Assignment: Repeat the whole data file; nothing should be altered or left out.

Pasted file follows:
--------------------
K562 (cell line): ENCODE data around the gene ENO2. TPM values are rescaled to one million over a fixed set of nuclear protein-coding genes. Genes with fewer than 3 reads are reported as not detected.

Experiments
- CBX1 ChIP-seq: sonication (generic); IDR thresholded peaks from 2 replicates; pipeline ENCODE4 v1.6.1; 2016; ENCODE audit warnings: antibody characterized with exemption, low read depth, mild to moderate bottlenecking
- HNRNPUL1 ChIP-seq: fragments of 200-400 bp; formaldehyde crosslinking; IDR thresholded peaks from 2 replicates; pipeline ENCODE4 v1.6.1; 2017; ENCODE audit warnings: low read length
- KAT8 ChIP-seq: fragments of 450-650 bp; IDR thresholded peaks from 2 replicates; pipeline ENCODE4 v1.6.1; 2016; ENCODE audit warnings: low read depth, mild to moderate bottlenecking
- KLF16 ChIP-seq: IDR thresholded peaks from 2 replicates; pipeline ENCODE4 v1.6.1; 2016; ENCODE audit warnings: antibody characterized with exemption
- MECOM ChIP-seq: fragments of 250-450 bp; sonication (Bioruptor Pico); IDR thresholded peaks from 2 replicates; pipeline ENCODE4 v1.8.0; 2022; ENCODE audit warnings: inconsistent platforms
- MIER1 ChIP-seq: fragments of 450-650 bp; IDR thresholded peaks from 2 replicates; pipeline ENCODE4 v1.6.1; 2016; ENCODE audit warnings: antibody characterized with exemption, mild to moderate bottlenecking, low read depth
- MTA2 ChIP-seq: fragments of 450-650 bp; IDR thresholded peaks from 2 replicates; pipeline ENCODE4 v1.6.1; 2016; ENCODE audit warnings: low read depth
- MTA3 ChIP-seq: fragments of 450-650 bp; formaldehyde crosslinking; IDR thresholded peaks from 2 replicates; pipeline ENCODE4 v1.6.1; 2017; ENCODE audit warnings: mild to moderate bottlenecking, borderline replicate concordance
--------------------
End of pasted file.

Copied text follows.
K562 (cell line): ENCODE data around the gene ENO2. TPM values are rescaled to one million over a fixed set of nuclear protein-coding genes. Genes with fewer than 3 reads are reported as not detected.

Experiments
- CBX1 ChIP-seq: sonication (generic); IDR thresholded peaks from 2 replicates; pipeline ENCODE4 v1.6.1; 2016; ENCODE audit warnings: antibody characterized with exemption, low read depth, mild to moderate bottlenecking
- HNRNPUL1 ChIP-seq: fragments of 200-400 bp; formaldehyde crosslinking; IDR thresholded peaks from 2 replicates; pipeline ENCODE4 v1.6.1; 2017; ENCODE audit warnings: low read length
- KAT8 ChIP-seq: fragments of 450-650 bp; IDR thresholded peaks from 2 replicates; pipeline ENCODE4 v1.6.1; 2016; ENCODE audit warnings: low read depth, mild to moderate bottlenecking
- KLF16 ChIP-seq: IDR thresholded peaks from 2 replicates; pipeline ENCODE4 v1.6.1; 2016; ENCODE audit warnings: antibody characterized with exemption
- MECOM ChIP-seq: fragments of 250-450 bp; sonication (Bioruptor Pico); IDR thresholded peaks from 2 replicates; pipeline ENCODE4 v1.8.0; 2022; ENCODE audit warnings: inconsistent platforms
- MIER1 ChIP-seq: fragments of 450-650 bp; IDR thresholded peaks from 2 replicates; pipeline ENCODE4 v1.6.1; 2016; ENCODE audit warnings: antibody characterized with exemption, mild to moderate bottlenecking, low read depth
- MTA2 ChIP-seq: fragments of 450-650 bp; IDR thresholded peaks from 2 replicates; pipeline ENCODE4 v1.6.1; 2016; ENCODE audit warnings: low read depth
- MTA3 ChIP-seq: fragments of 450-650 bp; formaldehyde crosslinking; IDR thresholded peaks from 2 replicates; pipeline ENCODE4 v1.6.1; 2017; ENCODE audit warnings: mild to moderate bottlenecking, borderline replicate concordance